“Giving children undivided attention and not being subjected to so many demands on their time as parents allows grandparents to play more involved, longer lasting games and activities,” explains child psychology specialist and author of Play, Dr Amanda Gummer.
If you’re struggling to think of ideas, consider what you liked to play with your own children. “Basic play patterns haven’t changed that much and a game of hide-and-seek or snap will go down well,” says Amanda. She also says it’s a good idea to reserve some games for ‘Granny’s house’ as it can help create special memories for the children.
Here are some ideas to get you started…
The options are endless when it comes to arts and craft – and all ages can get involved in a creative project. “I often get out old magazines and get everyone cutting out pictures – then we use them to create our own stories by sticking them down on sheets of paper,” says grandmother of four, Anne. “Another popular activity is getting a huge sheet of paper and drawing one central thing on it, such as a castle or beach. The children can then all get involved in drawing whatever they like onto the scene.”
If the children are older and capable of something more involved, head online for inspiration. Pinterest is an endless source of arty ideas and links to many craft blogs for further instructions.
Visit our craft and hobbies section for some fun crafty projects
Create a new environment
Children love imaginative play, and creating new environments with them is a simple way to help fuel their imagination. Use old sheets pegged onto chairs to make an indoor den, a castle or a pirate ship - think about what your grandchildren are most interested in and tailor it to that.
If the children are enjoying the make-believe, use dressing-up clothes, toys and puppets to get them more involved – and even put on a show that links to the setting.
Fun and games
Why not introduce your grandchildren to some of the games you enjoy playing? Older children will love playing cards, Scrabble and Monopoly – and younger children find Dominoes fun.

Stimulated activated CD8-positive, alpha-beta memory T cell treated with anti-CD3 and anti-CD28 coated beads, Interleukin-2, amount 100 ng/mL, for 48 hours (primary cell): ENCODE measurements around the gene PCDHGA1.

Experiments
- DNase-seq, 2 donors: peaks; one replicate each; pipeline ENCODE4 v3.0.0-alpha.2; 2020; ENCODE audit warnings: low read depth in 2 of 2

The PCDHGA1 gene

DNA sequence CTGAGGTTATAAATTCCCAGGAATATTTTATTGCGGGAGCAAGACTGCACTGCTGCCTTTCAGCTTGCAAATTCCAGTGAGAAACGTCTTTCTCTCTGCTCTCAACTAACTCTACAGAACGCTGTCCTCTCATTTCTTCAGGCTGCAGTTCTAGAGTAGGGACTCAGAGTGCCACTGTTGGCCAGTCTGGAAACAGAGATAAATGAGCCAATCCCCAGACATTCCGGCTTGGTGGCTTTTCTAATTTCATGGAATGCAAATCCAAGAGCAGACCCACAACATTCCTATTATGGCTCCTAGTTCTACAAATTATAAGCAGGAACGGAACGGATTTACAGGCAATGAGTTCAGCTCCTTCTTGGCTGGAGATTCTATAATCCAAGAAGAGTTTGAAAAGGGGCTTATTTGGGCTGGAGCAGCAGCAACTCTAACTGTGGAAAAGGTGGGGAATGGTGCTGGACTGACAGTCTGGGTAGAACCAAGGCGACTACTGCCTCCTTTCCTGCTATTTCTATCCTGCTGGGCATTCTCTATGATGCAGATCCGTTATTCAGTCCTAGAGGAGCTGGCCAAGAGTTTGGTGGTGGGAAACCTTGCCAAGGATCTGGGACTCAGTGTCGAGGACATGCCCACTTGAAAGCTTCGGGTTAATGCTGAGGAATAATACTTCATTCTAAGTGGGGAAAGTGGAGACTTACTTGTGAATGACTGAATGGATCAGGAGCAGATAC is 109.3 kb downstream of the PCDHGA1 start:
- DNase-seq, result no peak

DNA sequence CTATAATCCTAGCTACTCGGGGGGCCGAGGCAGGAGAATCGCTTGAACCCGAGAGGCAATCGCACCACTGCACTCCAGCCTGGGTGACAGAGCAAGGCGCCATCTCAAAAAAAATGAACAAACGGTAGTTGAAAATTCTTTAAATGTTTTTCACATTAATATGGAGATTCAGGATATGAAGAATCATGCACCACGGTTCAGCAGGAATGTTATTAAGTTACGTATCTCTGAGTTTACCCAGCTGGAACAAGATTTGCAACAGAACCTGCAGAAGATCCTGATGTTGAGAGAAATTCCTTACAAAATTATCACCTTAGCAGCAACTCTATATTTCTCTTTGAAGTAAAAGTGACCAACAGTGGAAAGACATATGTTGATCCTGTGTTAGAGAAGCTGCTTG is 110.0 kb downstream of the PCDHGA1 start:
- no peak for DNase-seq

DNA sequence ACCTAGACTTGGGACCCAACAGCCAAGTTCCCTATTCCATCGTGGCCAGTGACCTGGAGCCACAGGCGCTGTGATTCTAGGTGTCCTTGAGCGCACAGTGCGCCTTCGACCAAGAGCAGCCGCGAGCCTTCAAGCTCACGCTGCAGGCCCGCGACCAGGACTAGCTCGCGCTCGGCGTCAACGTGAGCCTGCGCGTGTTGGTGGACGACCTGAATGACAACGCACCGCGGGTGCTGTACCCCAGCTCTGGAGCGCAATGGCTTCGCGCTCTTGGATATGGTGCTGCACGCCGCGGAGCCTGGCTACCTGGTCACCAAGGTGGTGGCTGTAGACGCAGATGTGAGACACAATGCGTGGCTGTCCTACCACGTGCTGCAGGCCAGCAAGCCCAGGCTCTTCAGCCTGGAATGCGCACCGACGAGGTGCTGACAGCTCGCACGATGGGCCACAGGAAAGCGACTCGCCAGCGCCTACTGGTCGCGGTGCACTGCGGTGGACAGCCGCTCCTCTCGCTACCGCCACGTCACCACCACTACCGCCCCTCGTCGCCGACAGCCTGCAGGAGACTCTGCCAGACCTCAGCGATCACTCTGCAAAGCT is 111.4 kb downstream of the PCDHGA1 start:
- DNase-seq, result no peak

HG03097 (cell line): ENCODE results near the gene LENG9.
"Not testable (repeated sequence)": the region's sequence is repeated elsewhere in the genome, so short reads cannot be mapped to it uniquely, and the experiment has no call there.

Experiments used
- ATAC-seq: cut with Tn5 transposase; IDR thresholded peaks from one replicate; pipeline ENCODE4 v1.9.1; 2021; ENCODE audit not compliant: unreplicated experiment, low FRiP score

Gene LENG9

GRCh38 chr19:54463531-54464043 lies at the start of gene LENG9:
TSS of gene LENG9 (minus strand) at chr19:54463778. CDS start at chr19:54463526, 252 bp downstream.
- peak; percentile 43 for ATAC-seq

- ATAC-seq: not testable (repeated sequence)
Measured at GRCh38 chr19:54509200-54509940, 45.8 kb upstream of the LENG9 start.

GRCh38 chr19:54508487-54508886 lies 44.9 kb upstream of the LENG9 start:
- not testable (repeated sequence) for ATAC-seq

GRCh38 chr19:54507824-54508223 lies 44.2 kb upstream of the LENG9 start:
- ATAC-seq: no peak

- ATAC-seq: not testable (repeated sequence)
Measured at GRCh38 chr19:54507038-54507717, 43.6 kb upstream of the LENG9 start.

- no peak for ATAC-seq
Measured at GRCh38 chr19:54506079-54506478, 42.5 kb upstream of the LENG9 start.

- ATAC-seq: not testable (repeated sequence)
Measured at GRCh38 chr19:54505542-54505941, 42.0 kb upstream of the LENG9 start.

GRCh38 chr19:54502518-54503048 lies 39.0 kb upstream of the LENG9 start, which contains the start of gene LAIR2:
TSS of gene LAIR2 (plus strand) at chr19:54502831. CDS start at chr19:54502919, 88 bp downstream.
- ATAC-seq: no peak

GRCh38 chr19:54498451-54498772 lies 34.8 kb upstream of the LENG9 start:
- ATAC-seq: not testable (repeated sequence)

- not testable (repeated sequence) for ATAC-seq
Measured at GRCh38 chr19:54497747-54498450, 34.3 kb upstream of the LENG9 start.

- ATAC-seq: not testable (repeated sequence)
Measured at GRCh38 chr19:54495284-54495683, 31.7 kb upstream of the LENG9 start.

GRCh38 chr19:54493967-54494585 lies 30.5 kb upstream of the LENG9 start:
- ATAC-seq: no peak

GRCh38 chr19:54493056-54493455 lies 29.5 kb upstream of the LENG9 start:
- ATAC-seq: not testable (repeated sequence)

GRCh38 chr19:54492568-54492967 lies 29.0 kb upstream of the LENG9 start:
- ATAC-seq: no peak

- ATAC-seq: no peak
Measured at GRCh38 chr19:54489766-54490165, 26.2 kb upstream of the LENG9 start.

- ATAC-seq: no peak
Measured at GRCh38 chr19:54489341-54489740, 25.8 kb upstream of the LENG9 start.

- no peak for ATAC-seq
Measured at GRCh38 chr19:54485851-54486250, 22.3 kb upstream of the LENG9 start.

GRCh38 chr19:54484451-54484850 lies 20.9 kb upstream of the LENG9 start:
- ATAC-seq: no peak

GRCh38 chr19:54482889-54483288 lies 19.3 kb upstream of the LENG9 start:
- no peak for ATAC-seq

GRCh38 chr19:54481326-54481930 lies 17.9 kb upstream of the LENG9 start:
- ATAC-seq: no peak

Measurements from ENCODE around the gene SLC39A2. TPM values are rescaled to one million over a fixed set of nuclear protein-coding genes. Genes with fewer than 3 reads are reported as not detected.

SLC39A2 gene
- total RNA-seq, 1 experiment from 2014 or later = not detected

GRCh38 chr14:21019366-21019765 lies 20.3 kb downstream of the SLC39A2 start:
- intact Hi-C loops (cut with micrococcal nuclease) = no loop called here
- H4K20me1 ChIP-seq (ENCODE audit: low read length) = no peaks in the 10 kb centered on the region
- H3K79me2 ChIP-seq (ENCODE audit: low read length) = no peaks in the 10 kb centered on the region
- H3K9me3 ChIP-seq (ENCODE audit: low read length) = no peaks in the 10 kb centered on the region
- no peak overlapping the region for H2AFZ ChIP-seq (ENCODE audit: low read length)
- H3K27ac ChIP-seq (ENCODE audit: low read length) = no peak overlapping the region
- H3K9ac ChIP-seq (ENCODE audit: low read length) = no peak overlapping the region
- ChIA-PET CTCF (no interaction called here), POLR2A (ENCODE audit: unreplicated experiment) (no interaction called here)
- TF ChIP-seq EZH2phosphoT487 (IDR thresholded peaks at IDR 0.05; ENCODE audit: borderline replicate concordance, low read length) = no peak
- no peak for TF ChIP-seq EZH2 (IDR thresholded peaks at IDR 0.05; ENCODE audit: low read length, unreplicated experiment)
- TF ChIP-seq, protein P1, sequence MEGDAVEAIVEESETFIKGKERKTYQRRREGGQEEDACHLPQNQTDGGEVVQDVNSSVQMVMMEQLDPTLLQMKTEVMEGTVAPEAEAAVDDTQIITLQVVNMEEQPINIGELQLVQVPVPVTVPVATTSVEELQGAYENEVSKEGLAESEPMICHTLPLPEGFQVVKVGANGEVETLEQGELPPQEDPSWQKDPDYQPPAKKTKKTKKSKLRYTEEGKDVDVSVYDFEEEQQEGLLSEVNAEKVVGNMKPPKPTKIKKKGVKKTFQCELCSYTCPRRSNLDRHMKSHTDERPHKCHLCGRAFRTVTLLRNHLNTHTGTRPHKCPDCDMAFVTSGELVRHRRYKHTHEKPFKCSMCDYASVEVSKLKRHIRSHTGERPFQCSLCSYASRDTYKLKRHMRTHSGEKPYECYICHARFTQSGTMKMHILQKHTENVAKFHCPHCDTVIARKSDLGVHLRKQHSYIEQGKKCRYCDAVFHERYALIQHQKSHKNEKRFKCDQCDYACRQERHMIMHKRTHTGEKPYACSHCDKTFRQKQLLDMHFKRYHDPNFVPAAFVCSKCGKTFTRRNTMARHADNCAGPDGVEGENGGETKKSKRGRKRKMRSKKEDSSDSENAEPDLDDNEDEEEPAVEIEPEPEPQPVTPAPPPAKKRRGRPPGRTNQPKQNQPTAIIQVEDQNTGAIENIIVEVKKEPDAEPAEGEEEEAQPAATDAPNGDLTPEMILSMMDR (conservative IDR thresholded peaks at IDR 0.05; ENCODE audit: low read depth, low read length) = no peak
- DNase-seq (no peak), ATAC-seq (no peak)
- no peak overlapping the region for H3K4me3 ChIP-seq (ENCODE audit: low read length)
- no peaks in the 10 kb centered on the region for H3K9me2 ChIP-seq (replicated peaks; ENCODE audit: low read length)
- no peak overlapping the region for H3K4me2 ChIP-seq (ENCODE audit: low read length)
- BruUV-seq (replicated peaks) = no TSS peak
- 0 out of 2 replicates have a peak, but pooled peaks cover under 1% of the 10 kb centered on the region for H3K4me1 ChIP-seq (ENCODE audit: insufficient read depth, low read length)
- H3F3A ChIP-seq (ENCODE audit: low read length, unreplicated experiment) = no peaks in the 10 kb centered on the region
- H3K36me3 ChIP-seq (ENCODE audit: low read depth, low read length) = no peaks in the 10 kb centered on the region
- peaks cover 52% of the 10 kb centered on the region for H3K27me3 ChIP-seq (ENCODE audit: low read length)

Homemade games work wonders too. Delve into the recycling and wrap up all the boxes you can find, then take it in turns to stack them into a tower without knocking it over. Or clean out six empty plastic bottles and use them as indoor skittles with a small ball. “You don’t need lots of toys and games for them, imagination is a wonderful thing. The holy grail of play is active, child led with no rules and sociable,” says Amanda.
Cook up a feast
Cooking is a great way to keep children engaged and gives them instant rewards for their efforts.
Pick something that everyone can get help with, such as homemade pizzas, decorating cakes or making smoothies and ask them to choose which ingredients they’d like to use.
Make it extra fun and have an indoor picnic - spread a blanket on the floor and invite some teddy bears along for the little ones.
Visit our baking with children section for lots of easy baking recipes.
Have a party
It doesn’t have to be someone’s birthday to have a party – use your time together as an excuse to have a party. Get your grandchildren involved in planning what to eat and play and what music to listen to.
Spend the morning making party food and decorations together and then the afternoon is free to crank up the music, play party games and enjoy the party feast you’ve created!
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